What the fu*k! .......So in I go. Immediately the smell hits you like a baseball bat to the head. The smell of sweet, garlic, dirty dishwater, steam and disinfectants mugged my olfactory senses leaving me breathless. It's ok, I said. Keep going. I made it to end of the line where I stood behind a lanky Pole wearing a dirty navy blue beret on his greasy dirty blonde hair sucking on a cold "Sport" in his mouth. Through gapped teeth this proletarian greeted me with a nod and mumbled something unintelligible. I nodded in return with a half-bow praying he will not initiate a conversation because my Polish is crap! Mercifully,he turned around facing forward remaining mum. I waited my turn, upon reaching the counter I told babcia #1 what I wanted (not much of a choice) "kluski in mushroom sauce"(which I practiced saying in Polish repeatedly while in line), got my number and waited. OK! That's why they're waiting!! After what seemed like a long time, I picked up my food and the warm kompot babcia #3 shoved in my face and sat down at a table by the steamy front window. The food was hot,surprisingly tasty and satisfying. I even managed a conversation, albeit very clumsy, with a robotnik named Dariusz, who had a sister in Clifton, New Jersey. When I told him I was also from NJ, he wrote a short letter on the thin napkins provided and asked me to mail it for him(he gave me a 10 zł coin. I couldn't refuse).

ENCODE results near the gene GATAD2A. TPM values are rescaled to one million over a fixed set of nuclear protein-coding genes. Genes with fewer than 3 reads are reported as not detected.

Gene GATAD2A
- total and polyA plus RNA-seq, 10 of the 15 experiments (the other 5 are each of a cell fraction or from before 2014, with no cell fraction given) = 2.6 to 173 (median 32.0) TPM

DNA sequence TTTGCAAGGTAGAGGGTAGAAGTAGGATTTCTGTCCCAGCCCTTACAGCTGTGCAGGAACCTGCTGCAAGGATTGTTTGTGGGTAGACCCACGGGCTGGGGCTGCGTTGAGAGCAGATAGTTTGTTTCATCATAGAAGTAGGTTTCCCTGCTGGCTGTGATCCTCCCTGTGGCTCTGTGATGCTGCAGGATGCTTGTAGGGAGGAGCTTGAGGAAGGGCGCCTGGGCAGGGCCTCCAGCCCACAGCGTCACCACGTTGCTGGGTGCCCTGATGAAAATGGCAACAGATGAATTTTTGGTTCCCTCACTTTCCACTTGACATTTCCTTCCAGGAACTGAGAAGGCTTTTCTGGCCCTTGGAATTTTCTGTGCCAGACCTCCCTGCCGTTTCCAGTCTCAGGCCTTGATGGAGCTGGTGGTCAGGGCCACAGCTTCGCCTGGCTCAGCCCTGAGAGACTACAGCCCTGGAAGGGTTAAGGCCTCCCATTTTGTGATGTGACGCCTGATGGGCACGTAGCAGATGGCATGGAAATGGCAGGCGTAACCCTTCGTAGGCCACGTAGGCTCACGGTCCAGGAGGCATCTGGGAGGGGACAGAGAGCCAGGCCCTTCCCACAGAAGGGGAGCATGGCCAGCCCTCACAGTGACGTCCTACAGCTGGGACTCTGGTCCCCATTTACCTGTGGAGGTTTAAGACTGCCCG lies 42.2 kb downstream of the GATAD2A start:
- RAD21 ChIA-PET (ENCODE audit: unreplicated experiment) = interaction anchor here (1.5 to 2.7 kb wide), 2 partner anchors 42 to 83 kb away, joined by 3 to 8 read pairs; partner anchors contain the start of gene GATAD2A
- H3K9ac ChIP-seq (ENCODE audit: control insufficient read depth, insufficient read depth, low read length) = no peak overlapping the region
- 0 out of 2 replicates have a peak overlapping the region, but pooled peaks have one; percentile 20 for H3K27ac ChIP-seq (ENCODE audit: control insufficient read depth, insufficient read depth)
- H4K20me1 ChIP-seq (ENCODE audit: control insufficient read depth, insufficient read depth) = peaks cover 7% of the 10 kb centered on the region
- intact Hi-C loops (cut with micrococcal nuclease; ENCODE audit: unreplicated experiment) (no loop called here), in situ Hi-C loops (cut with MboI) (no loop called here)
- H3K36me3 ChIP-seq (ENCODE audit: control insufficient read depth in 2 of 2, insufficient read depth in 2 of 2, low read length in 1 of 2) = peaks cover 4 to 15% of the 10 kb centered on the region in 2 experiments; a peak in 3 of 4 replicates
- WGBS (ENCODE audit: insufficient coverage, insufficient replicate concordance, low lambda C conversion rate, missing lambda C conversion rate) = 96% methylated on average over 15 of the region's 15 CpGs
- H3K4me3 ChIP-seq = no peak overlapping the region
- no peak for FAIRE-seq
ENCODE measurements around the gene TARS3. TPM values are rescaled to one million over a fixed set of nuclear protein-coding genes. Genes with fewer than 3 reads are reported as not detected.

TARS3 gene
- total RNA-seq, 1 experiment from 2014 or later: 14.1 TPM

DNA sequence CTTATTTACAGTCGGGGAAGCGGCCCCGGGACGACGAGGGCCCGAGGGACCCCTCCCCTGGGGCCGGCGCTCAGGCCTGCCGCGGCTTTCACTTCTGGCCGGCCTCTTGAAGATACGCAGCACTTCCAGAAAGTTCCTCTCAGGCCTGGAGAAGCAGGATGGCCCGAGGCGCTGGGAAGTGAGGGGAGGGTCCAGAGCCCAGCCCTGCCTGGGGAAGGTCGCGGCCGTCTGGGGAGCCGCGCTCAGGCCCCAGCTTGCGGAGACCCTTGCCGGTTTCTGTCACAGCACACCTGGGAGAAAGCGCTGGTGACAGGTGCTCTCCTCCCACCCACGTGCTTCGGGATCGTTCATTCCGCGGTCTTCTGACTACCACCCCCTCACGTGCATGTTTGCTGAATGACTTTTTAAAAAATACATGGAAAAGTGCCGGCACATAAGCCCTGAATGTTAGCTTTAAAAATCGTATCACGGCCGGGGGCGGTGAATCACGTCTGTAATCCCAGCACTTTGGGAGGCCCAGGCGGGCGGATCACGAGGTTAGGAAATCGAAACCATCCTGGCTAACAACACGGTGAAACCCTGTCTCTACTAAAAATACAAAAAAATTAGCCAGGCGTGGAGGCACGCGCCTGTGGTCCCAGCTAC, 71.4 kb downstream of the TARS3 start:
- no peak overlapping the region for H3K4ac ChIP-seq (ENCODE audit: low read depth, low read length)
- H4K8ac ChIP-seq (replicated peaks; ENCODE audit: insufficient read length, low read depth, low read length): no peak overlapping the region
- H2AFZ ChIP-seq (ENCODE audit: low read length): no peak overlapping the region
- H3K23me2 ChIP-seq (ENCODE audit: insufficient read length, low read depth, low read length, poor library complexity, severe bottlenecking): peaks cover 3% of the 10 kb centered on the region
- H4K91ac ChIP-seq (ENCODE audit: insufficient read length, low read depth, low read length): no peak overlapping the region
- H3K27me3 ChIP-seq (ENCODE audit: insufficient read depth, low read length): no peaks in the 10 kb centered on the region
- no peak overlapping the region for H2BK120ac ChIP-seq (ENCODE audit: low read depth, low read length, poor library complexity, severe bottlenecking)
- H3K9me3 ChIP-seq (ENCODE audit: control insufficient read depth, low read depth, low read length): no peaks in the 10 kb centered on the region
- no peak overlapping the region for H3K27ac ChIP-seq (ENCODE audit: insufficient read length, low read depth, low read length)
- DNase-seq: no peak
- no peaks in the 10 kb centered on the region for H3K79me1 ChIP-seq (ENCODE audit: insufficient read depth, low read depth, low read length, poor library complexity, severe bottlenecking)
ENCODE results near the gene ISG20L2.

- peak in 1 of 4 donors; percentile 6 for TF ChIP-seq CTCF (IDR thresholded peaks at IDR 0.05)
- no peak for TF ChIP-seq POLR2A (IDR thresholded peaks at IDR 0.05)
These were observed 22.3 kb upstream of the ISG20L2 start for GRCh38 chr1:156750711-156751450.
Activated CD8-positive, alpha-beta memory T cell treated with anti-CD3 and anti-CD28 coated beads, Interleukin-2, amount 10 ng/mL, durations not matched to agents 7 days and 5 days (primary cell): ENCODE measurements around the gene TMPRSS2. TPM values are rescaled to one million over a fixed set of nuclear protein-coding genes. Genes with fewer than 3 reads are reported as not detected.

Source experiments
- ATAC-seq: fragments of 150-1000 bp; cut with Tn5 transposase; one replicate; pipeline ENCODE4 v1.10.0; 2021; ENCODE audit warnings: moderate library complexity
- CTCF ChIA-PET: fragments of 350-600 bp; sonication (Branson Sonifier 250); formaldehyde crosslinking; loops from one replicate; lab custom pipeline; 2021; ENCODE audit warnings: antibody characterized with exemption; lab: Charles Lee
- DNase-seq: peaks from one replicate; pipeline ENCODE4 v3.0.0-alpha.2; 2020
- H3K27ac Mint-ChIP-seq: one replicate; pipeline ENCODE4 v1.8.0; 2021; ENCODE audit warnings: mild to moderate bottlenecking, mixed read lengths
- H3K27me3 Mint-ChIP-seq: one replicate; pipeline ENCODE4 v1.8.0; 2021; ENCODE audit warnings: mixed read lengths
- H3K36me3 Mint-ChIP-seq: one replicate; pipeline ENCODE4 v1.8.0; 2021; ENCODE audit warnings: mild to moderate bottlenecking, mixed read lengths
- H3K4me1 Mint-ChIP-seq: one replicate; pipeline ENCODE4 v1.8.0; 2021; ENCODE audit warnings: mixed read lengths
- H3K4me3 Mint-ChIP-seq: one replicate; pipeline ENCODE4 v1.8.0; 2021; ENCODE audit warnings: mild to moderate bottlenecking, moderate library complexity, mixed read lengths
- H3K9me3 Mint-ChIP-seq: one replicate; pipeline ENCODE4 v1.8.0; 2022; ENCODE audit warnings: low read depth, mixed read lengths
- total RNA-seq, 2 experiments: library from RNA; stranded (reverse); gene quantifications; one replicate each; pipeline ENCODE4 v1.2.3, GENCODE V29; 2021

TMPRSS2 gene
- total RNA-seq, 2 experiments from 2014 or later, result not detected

I left that weird place with a full belly, several message-riddled napkins in my pocket and a big Cheshire grin. I was very proud of myself and of my achievement. Afterall, I ordered food and "communicated" with a local all by myself! It was another good day; I couldn't wait to get back to the dorm and regale PT with my adventure.
gumishu 14 | 6,288
24 Sep 2011 #2
yes - the widnow panes always got steamy in the colder seasons - reason: hot food, plenty of people
f stop 24 | 2,496
19 Oct 2011 #3